“There is a major misperception that TOLAC [trial of labor after cesarean] is extremely risky” – Mona Lydon-Rochelle MD, March 2010. “In terms of VBAC, “your risk is really, really quite low” – George Macones MD, March 2010. Both Drs. Macones and Lyndon-Rochelle are obstetricians and researchers who made these statements at the 2010 NIH [National Institutes of Health] VBAC Conference. Now you may think, “Wait a sec. Everything I’ve heard from my family, friends, and medical provider is how risky VBAC is and how cesareans are the conservative, prudent, and safest choice.” Why the discrepancy between the statements of these two doctor researchers and the conventional wisdom prevalent in America? [...]
How many times have you heard “Only 6% of uterine ruptures are catastrophic” or “Uterine rupture not only happens less that one percent of the time, but the vast majority of ruptures are non-catastrophic?” But what does that mean? Does that mean only 6% of uterine ruptures are “complete” ruptures? Result in maternal death? Infant death? Serious injury to mom or baby? This article will explain to you the difference between uterine rupture and uterine dehiscence as well as explain the source and meaning of the 6% statistic. [...]
VBAC Facts reviews a blog post that shares a study on VBAC along with statistics the blogger calculates, many of which misrepresents the risk of uterine rupture and infant mortality during a VBAC attempt demonstrating why it is important to not only know the source of the statistics, but also know that the blogger can do simple math. [...]
We all know the primary risk of VBAC – uterine rupture. And when your typical VBACing mom meets with an OB, she must sign a “VBAC consent form” acknowledging that she understands this risk. However, I find it ironic that women signing up for a repeat cesarean are not required by their OB to sign [...]
As I promised at the VBAC class today, here is Birth by the Numbers, by Eugene R. Declercq, PhD, Professor of Maternal and Child Health, Boston University School of Public Health, where he presents the sobering statistics of birth in the United States today.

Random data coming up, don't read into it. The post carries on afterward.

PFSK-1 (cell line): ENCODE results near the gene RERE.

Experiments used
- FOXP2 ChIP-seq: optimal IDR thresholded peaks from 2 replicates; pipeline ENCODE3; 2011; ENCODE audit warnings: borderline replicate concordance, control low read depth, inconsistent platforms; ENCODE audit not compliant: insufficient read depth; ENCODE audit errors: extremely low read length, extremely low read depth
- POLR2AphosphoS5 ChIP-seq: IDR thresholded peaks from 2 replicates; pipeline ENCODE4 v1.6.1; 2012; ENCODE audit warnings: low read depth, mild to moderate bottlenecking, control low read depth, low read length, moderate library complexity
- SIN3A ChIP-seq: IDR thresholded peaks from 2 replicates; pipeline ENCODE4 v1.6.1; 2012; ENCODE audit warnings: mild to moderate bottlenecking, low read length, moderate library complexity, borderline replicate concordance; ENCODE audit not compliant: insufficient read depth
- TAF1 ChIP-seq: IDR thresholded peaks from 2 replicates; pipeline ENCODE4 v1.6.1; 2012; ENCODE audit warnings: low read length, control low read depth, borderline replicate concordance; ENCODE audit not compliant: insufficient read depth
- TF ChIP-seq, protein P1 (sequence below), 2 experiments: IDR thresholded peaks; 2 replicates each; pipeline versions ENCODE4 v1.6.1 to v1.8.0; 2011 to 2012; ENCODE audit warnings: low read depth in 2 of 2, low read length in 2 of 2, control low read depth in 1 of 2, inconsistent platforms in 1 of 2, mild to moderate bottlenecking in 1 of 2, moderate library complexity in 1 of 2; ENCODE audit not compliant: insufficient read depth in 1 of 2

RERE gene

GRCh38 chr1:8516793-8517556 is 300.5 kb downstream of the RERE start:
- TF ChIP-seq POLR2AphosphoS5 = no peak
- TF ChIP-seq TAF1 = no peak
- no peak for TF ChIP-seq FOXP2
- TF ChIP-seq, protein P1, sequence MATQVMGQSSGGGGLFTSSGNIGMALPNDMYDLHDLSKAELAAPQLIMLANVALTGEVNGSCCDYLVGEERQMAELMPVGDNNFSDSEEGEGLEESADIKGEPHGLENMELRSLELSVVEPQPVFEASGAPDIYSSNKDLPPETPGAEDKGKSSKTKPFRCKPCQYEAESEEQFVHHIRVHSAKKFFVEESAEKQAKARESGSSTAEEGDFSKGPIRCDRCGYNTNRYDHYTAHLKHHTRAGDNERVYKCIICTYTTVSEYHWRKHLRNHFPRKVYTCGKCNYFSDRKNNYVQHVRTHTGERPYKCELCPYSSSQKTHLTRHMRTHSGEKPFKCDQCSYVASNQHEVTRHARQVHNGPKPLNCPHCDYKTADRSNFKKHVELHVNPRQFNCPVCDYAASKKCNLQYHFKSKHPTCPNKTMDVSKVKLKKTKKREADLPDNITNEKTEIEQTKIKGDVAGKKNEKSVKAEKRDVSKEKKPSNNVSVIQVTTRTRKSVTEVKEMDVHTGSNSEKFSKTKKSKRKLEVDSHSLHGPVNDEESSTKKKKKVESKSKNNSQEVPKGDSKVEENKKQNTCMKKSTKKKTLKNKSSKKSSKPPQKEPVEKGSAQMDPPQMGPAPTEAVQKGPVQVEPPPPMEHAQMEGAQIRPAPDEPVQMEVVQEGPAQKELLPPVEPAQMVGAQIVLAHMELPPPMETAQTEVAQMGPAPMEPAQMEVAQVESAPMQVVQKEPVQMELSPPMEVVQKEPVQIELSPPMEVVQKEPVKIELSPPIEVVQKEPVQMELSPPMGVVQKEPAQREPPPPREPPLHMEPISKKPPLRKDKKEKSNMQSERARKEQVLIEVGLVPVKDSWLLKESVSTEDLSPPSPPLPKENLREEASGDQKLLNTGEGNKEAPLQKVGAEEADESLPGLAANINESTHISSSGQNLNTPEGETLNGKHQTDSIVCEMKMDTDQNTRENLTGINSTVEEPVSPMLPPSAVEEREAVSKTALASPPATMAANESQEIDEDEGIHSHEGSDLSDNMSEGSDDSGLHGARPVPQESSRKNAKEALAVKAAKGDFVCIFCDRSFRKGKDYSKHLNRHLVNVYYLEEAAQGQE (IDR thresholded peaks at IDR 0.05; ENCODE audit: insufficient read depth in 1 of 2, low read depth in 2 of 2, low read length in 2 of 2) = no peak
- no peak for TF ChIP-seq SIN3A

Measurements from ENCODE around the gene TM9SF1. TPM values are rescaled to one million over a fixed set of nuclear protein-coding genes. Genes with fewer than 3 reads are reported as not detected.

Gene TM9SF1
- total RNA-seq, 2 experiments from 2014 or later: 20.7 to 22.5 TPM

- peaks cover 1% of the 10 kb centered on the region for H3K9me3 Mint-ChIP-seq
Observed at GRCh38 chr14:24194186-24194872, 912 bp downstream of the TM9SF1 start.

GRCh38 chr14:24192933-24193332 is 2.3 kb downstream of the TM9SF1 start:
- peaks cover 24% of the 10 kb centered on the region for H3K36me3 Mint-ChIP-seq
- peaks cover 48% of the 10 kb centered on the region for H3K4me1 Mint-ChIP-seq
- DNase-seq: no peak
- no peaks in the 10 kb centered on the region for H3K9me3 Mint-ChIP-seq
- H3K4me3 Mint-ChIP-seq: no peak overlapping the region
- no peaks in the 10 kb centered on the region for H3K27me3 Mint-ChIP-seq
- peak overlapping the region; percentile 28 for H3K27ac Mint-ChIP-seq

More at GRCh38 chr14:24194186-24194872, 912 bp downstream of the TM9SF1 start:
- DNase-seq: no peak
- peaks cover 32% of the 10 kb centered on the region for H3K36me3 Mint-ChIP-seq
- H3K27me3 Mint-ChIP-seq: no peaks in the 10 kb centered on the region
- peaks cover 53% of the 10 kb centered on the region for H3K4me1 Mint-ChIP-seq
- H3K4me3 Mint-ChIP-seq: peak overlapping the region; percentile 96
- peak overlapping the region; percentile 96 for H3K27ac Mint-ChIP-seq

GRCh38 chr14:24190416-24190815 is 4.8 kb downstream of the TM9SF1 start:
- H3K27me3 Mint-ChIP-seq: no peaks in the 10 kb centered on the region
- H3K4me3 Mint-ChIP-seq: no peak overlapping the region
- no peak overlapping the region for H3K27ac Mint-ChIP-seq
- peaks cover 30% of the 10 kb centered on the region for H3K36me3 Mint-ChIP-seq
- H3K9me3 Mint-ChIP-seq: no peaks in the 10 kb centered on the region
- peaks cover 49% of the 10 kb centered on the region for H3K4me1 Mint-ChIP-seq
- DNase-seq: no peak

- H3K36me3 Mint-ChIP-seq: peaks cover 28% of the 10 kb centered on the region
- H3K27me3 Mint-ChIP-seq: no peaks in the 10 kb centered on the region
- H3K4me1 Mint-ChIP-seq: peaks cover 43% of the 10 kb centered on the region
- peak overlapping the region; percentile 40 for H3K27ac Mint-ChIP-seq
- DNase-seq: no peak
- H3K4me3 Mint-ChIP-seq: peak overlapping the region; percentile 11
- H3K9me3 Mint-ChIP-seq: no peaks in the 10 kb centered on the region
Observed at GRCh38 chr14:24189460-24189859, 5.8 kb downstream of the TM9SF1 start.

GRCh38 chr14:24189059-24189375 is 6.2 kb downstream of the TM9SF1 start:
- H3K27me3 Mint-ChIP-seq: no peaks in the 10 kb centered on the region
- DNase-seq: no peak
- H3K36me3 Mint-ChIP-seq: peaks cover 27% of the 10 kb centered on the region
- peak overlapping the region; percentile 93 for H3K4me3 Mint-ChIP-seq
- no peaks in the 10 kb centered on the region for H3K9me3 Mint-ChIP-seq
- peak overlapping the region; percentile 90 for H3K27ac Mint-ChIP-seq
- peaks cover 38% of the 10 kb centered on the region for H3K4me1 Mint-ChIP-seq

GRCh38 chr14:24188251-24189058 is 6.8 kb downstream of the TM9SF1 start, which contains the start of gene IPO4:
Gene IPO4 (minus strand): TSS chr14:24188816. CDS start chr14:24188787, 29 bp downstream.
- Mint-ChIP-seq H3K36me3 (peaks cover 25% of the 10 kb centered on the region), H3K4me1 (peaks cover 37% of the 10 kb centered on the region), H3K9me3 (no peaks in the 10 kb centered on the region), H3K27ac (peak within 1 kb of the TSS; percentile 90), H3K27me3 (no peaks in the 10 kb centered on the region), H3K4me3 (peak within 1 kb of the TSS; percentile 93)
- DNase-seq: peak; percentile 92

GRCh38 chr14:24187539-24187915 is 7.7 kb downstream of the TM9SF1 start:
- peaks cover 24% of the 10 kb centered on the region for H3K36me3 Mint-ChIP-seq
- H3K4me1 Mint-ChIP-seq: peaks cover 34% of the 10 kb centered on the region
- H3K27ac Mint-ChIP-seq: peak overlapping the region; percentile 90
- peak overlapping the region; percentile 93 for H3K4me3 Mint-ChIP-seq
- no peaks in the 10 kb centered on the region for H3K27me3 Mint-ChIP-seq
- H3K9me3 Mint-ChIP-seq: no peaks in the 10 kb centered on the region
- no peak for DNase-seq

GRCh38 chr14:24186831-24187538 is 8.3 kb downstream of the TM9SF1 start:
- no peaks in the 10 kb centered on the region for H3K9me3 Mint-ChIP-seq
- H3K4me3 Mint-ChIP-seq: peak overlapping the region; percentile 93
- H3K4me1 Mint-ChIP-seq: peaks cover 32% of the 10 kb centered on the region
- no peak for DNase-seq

I had the privilege of hearing Dr. Declercq speak at the [...]
Parents often have a visceral and fearful response when they see a cord wrapped around their baby’s neck which is called a nuchal cord. Even though umbilical cords around the neck and body are common and occur 25% – 35% of the time, they very rarely result in the death of a baby. [...]
perinatal = “occurring during the period around birth (5 months before and 1 month after)” (wordnetweb.princeton.edu/perl/webwn)
Perinatal Death Low with Home Births
By Nancy Walsh, Contributing Writer, MedPage Today Published: August 31, 2009 Reviewed by Robert Jasmer, MD; Associate Clinical Professor of Medicine, University of California, San Francisco and Dorothy Caputo, MA, RN, BC-ADM, CDE, [...]
It’s interesting that ACOG is only interested in collecting stories of out-of-hospital births with poor outcomes… what about all the women who give birth in hospitals who otherwise would have had a completely normal labor and delivery but for the hospital procedures, unsupportive staff, and resulting stress? There are wonderful OBs and great hospitals, but [...]
There are two things women generally believe about OBs:
1. Their OB would never do anything to put them or their baby in harm’s way,
2. If their OB gives them a drug, or recommends a procedure, that’s only because the benefits outweigh the risks.
Unfortunately, both of those things are not always true.
Last week I wrote about a hospital reduced it’s use of Pitocin and found that their emergency cesarean rate decreased.
Then today I run across this new term “Pit to Distress” at unnecesarean.com:
“Pitocin is used like candy in the OB world, and that’s one of the reasons for medical and legal risk,” says Carla [...]
Fascinating, but we don’t know what it means. I’ll be watching for future research.
The emphasis below is mine.
29. jun 2009 kl. 12:12
Caeserian section changes DNA of newborns
Swedish research shows that a Caesarian birth section changes a newly-born’s DNA.
Af Julian Isherwood
Children who are born by Caesarian section may have an [...]
This article published June 19, 2009 demonstrates one hospital’s experience when they changed their oxytocin (Pitocin) protocol.
I’ve included the entire article below and have emphasized what I consider to be the most interesting parts.
Hospital’s Oxytocin Protocol Change Sharply Reduces Emergency C-Section Deliveries By Betsy Bates Elsevier Global Medical News Conferences in Depth
“Since 1980, the use of EFM has grown dramatically, from being used on 45% of pregnant women in labor to 85% in 2002,” says George A. Macones, MD, who headed the development of the ACOG document. “Although EFM is the most common obstetric procedure today, unfortunately it hasn’t reduced perinatal mortality or the risk of cerebral palsy. In fact, the rate of cerebral palsy has essentially remained the same since World War II despite fetal monitoring and all of our advancements in treatments and interventions.” [...]
Below are the sources I used for the VBAC Class given on March 20, 2009. More classes are in the works, so keep checking back, subscribe, or become a fan on Facebook.
Many of the studies measure multiple items – uterine rupture, VBAC success, etc. – but I categorized them by the topic that I [...]